What I listened to on my summer vacation


The Air Between Words
Ninja Tune

A quick scan over my mixes will confirm what you already suspected, that if I thought I could get away with it I would only ever mix Martyn tunes always. (Ok, maybe with a bit of Night Slugs and R&S’ roster in there as well.) He’s one of maybe three left-field/bass music producers whose embrace of four-four kick drums didnt feel like a concession, and The Air Between Words just cements his mastery. There’s a dusty, from-the-catacombs air to choons like “Like That,” whose erotic moans and swishy house piano mixed with a gloomy baseline sounds like Lil Louis’ “French Kiss” remade for a rainy day in Wales. And the languid Fender Rhodes-isms of “Drones” are perfectly offset by the insistent groove, which never lets the track sink into melancholia or pander to baser instincts. That’s really the genius of Martyn in a nutshell: capturing a feeling of unease or tension while keeping the music itself animated and alive.  Or maybe its just my overpowering urge to drop something dark and stormy like “Forgiveness Step 2” at peak time, turn the lights down – except for maybe a strobe – and see what happens.


Prins Thomas
Full Pupp

Apparently Prins Thomas loathes the phrase “cosmic disco,” which makes me think it means something different from what he thinks it means. I read it as Kosmiche disco, a descendant of Can and other outfits bent on bringing experimental sensibilities to whatever cool shit was happening, including but not only dance music. If the definition of the subgenre doesn’t include a cut like the echo-laden, circular synth riff-driven, rolling drum hypnosis that is “Trans,” I don’t know what the hell you’d call it. In some ways this is the most stripped down of the three solo discs; it’s the most cerebral, but “cerebral” in the sense that, while the language it speaks isn’t really of the dance floor, it is viscerally intense. Not to mention sexy – I was struggling for a metaphor for bass lines that didn’t involve asses in skin-tight leather, and then I gave up, and here we are. Still. People forget that the brain is biggest erogenous zone, you know.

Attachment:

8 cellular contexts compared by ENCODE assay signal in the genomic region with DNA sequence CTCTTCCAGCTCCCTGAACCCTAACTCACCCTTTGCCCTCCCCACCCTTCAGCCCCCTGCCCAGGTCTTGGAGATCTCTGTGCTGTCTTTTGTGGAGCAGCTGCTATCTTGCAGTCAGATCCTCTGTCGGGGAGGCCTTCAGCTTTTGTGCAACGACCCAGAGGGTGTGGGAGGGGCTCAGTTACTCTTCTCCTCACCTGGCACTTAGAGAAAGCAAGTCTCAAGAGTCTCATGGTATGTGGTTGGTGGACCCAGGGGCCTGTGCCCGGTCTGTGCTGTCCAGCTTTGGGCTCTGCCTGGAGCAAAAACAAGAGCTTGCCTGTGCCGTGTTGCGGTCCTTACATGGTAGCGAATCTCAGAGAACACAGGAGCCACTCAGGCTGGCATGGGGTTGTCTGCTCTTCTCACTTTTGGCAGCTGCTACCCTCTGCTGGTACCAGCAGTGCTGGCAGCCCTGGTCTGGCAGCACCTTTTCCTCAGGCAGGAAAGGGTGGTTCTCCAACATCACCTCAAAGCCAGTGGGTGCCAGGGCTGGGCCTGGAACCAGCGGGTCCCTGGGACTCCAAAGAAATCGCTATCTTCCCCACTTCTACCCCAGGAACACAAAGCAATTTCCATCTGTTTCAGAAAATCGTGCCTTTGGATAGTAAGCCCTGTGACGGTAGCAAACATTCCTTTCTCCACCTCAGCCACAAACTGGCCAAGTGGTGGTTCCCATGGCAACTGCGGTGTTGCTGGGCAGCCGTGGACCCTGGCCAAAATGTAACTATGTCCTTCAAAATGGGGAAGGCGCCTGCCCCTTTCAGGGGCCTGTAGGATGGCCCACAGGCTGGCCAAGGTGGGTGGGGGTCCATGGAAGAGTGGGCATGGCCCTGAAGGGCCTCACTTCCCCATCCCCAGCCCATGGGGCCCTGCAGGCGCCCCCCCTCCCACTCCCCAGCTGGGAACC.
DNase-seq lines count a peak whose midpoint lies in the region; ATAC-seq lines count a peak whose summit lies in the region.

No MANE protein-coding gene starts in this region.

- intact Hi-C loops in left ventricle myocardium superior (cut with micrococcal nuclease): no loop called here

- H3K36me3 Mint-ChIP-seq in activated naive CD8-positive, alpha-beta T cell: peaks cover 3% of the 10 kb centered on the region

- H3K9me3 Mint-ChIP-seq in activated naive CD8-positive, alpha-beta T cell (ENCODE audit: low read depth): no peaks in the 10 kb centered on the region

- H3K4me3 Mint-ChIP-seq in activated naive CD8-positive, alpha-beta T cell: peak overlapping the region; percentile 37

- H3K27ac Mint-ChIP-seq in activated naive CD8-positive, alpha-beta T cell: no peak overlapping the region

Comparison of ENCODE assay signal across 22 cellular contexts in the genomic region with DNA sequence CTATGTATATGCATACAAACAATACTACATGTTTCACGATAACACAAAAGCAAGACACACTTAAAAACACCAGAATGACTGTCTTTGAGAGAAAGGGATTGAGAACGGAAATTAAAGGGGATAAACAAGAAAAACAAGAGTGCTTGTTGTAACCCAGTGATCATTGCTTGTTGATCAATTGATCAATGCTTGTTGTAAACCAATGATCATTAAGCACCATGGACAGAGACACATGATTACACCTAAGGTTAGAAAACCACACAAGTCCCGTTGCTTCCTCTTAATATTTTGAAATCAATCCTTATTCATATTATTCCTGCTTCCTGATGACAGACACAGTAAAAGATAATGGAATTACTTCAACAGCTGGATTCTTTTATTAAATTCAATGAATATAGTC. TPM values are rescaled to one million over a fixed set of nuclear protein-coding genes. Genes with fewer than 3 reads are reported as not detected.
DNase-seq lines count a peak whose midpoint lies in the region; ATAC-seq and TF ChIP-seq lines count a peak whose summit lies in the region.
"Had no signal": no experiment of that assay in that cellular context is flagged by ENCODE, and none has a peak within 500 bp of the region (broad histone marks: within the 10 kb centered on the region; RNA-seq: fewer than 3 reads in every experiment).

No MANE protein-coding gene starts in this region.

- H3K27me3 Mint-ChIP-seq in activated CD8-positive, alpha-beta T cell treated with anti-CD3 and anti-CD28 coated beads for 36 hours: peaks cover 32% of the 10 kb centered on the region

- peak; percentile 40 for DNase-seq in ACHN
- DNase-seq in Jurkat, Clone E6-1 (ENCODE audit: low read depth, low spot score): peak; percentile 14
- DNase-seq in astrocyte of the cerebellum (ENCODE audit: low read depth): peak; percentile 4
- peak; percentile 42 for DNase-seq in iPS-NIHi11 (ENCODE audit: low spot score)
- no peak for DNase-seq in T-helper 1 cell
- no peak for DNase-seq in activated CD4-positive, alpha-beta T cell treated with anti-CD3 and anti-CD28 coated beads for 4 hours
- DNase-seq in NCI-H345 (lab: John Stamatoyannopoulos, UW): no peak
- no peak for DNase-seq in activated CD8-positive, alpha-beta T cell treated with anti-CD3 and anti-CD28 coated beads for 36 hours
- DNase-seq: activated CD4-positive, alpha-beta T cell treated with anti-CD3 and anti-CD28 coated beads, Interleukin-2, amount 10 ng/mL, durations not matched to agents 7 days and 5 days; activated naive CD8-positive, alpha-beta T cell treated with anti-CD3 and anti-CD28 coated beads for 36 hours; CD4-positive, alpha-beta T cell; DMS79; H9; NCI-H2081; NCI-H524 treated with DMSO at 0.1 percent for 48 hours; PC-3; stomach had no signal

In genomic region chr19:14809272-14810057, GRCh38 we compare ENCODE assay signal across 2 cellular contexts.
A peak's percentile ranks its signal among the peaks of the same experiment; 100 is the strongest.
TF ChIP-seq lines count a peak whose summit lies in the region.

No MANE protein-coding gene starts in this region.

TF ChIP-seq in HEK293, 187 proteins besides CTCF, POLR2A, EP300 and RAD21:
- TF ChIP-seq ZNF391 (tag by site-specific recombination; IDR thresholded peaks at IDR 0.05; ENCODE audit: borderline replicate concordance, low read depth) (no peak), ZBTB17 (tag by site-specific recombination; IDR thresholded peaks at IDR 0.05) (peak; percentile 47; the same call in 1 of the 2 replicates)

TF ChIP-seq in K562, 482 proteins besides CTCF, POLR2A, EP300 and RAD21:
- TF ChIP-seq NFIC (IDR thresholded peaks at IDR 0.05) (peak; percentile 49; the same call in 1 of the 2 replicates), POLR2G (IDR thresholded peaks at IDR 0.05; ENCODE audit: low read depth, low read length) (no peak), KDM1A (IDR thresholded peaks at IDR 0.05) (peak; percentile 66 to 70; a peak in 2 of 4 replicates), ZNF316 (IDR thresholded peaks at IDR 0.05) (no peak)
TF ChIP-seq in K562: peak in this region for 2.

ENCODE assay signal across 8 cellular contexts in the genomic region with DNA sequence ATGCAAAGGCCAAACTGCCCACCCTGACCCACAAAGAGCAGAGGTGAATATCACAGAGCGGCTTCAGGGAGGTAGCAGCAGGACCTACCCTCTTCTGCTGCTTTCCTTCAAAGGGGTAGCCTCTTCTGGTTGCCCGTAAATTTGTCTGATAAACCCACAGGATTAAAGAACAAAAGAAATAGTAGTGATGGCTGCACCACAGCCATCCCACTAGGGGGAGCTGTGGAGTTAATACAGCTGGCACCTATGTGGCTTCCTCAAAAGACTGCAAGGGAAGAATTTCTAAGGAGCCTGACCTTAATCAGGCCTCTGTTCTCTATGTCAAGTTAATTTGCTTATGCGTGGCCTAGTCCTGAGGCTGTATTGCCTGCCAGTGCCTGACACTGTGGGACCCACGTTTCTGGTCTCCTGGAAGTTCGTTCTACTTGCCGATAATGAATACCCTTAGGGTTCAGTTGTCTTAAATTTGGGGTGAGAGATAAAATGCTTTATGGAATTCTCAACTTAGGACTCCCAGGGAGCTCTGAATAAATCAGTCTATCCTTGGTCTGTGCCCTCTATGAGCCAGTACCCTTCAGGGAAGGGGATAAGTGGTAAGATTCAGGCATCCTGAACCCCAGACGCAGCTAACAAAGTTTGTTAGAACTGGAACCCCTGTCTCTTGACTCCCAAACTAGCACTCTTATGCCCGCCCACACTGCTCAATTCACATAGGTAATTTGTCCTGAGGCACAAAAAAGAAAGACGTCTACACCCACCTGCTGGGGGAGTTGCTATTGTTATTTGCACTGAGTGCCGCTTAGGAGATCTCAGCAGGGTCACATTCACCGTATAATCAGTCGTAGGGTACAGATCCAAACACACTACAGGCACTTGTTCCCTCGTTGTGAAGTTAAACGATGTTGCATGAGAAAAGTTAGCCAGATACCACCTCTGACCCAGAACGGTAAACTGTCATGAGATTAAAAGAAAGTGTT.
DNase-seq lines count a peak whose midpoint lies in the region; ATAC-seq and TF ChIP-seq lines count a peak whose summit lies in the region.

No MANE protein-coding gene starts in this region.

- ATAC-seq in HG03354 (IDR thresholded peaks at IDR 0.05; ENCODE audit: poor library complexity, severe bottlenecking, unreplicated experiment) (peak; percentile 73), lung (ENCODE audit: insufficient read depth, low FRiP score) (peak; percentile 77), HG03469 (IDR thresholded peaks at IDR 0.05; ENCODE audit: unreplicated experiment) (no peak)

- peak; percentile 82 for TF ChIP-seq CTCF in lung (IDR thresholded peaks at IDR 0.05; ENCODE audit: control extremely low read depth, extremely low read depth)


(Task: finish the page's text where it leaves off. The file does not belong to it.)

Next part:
Maria Minerva
Not Not Fun

Dubby bass, hazy layers of sample smog, a singer who sounds like  she’s talking in her sleep, how can you go wrong? Even now I’m not sure. Maria Minerva seized my attention with the DIY tape underground diva vibe of Cabaret Cixous – Toronto, there are three vinyl copies in Rotate This’ deep discount bin, which tells you how many people shared my affection – and a little more polish shouldn’t have gone astray. But Histrionic always seems to be beguilingly on the verge of getting good, and after a few listens, the fact that it never does gets damnably annoying. Not even a cheeky flip of a Pet Shop Boys lyric could dispel the air half-assed art schoolism. Go away and take your sub-Lana Del Rey schtick with you.

Top 5 Faux-EDM Pop Songs That Won’t Drive You To Kitchen Tool-Related Violence


5. Pitbull f Ne Yo – Give Me Everything

Wait didn’t I say in that other EDM post that Pitbull was like the saddest excuse for a “musician” since they made John Travolta sing in Grease? Well, kind of. And I would be fairly happy to have him scrubbed from my memory Total Recall-style, or just via a mild head injury. But many great 90s Euro cheese singles had useless eaters “rapping” on their tracks, and sometimes they moved the cut forward. They just didn’t get top billing over Ne-Yo, who carries an excruciatingly catchy melody through a series of chord changes and production fillips from Dutch producer Afrojack so that every 16 bars feels like a different song. Every time I think “this hook is going to get really annoying,” they switch it up and do something else. When the song ends, you’re like, “that’s it?”